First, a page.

2011 Volume 2011 Issue 24 Pages 97-108
In 1931, Japanese government enacted the “absolute isolation” policy with respect to leprosy patients to prevent the spread of the disease. However, judged from a medical point of view, compared with the tuberculosis which is a serious infectious disease, the risk of leprosy as contagion was very low.
This leads to the question of why, despite the very limited infectiousness, what made extreme isolation policy possible only in the case of leprosy? Previous studies detailed the political process of enactment of the law but did not deal with this simple question.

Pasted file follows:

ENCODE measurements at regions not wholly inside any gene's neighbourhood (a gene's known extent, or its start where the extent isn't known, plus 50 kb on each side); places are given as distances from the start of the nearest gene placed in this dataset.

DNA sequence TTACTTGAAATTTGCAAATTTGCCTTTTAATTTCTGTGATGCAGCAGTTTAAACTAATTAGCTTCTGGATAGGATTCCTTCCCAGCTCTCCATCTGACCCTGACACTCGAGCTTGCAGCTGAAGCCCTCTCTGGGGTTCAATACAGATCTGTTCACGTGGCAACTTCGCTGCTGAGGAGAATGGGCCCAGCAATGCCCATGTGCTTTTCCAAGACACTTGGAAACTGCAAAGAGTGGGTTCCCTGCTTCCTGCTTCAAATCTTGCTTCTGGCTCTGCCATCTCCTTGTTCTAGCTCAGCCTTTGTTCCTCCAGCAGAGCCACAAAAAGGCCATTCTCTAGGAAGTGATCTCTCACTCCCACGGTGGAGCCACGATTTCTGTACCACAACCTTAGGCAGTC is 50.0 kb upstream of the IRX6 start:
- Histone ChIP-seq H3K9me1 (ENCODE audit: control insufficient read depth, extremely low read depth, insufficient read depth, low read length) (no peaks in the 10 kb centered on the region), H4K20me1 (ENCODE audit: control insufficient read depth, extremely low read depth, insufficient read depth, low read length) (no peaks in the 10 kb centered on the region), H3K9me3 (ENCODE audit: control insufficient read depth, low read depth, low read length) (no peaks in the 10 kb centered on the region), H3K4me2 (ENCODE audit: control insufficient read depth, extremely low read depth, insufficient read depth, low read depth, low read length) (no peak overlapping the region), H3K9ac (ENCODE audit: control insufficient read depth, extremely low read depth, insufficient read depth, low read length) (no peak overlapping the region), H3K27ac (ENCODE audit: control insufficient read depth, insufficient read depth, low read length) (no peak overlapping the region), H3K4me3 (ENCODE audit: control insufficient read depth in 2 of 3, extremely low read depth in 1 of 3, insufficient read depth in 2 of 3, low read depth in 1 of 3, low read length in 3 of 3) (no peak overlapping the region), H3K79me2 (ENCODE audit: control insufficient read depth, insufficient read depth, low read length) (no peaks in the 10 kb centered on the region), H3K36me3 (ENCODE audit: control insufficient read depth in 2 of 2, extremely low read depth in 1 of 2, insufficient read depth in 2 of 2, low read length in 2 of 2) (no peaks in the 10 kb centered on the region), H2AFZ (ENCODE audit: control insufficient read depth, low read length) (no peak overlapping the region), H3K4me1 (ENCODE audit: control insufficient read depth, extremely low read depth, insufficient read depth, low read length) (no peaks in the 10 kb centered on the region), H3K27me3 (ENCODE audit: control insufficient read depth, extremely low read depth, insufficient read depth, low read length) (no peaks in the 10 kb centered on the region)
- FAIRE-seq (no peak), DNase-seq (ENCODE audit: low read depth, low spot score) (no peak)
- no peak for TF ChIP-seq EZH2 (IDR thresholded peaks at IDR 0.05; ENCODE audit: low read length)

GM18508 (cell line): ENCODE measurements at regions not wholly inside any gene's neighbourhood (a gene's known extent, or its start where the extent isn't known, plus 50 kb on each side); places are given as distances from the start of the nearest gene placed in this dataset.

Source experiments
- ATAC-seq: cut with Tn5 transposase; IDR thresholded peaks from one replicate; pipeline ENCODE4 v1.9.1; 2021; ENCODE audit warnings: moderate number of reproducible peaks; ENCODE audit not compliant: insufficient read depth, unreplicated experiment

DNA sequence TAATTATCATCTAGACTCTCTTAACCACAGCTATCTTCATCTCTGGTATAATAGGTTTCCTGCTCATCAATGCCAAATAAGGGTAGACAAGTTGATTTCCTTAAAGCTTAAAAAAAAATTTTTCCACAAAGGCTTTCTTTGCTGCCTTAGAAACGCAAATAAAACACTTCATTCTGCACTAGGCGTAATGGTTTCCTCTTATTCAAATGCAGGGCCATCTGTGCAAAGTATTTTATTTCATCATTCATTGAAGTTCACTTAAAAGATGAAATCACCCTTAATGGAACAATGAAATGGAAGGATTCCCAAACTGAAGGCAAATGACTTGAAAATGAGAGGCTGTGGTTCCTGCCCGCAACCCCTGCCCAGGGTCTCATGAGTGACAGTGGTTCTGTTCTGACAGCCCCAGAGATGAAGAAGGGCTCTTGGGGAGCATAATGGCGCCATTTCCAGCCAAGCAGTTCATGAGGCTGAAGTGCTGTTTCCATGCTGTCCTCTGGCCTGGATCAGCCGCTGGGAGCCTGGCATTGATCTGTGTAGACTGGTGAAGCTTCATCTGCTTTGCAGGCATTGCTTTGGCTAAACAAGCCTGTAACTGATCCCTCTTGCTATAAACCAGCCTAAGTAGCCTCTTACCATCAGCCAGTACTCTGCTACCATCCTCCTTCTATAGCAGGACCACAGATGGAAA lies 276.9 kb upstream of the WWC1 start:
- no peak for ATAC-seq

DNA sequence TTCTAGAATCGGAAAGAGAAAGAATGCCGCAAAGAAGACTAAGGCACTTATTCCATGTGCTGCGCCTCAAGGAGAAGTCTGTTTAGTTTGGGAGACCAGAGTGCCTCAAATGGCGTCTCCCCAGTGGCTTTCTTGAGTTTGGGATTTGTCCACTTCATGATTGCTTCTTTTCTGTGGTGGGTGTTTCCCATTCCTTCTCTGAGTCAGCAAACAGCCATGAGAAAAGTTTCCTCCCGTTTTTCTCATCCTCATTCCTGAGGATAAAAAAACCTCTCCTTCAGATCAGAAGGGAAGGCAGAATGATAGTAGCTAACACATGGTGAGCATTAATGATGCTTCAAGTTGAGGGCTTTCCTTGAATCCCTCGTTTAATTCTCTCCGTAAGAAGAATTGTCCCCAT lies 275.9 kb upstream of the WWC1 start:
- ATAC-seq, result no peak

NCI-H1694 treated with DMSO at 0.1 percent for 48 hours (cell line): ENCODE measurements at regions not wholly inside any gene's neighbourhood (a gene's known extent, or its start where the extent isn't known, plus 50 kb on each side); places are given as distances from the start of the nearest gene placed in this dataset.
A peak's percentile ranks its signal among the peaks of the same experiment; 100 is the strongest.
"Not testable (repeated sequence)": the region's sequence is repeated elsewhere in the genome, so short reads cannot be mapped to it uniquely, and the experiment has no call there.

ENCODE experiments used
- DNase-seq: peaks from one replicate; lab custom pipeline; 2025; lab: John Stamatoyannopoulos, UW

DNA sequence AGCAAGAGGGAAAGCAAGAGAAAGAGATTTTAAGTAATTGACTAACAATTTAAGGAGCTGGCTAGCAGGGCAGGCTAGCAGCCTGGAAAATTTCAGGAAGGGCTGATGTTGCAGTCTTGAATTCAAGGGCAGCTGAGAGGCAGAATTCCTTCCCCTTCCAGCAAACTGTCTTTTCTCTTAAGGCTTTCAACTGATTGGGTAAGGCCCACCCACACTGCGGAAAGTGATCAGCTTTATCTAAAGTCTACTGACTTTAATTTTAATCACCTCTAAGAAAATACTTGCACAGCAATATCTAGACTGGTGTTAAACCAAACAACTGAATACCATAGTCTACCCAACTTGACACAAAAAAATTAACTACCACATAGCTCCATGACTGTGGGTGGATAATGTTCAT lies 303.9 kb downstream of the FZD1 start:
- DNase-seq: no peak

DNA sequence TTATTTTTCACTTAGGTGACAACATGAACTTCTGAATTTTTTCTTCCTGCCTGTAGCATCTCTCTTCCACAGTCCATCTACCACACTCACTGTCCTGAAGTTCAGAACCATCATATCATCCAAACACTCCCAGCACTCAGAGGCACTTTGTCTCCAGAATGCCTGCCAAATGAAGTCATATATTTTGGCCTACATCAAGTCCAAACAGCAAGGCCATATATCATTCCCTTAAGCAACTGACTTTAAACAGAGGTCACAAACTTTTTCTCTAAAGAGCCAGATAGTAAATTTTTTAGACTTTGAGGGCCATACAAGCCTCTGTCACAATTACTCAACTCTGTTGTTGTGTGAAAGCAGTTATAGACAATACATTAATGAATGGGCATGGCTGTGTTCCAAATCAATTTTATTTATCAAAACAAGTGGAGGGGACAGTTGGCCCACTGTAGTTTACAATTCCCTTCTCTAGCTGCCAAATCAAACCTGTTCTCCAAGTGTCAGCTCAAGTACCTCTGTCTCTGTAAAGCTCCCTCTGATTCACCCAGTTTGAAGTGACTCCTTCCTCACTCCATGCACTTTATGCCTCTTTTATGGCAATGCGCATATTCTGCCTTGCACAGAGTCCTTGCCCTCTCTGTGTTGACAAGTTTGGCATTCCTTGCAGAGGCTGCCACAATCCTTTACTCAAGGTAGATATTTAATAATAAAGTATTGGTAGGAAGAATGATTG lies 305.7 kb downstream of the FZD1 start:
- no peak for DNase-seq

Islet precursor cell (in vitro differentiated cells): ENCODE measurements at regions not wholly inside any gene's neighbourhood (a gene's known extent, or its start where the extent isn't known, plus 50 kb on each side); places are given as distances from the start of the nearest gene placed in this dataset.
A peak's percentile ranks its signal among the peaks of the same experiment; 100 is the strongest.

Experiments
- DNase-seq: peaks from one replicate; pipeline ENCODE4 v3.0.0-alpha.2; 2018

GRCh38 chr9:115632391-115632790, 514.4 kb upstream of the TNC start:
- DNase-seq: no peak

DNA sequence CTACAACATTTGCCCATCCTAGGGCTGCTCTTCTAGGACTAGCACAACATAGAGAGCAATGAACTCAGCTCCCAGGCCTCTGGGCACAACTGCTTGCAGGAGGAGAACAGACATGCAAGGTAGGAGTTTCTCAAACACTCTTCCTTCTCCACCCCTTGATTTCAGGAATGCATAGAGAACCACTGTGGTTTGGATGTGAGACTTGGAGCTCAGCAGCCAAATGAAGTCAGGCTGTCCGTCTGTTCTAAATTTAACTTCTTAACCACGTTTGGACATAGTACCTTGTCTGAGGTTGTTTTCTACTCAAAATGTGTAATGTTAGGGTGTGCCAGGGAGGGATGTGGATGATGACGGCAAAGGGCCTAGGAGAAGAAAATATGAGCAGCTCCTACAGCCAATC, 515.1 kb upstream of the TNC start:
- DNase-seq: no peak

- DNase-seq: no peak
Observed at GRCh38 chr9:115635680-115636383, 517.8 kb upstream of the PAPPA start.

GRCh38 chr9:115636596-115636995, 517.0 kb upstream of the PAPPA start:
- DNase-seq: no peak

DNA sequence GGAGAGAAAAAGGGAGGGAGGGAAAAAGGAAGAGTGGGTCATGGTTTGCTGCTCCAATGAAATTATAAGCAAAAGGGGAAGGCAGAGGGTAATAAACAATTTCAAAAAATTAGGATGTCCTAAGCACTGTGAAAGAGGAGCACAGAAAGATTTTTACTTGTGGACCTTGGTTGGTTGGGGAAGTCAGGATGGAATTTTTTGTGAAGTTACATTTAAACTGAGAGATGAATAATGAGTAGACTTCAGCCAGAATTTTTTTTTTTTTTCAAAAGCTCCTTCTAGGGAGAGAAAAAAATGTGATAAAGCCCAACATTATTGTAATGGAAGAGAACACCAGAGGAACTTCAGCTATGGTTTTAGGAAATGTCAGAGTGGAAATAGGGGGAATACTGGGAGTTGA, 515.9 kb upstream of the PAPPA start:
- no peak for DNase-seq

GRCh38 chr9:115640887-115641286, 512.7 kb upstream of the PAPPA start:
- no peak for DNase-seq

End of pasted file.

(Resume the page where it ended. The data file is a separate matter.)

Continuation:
In this paper, I attempt to demonstrate the socioeconomic background of the policy especially in the view of social patterns of occurrence of leprosy and patient's accessibility to medical care by using the primary statistics from the pre-war period.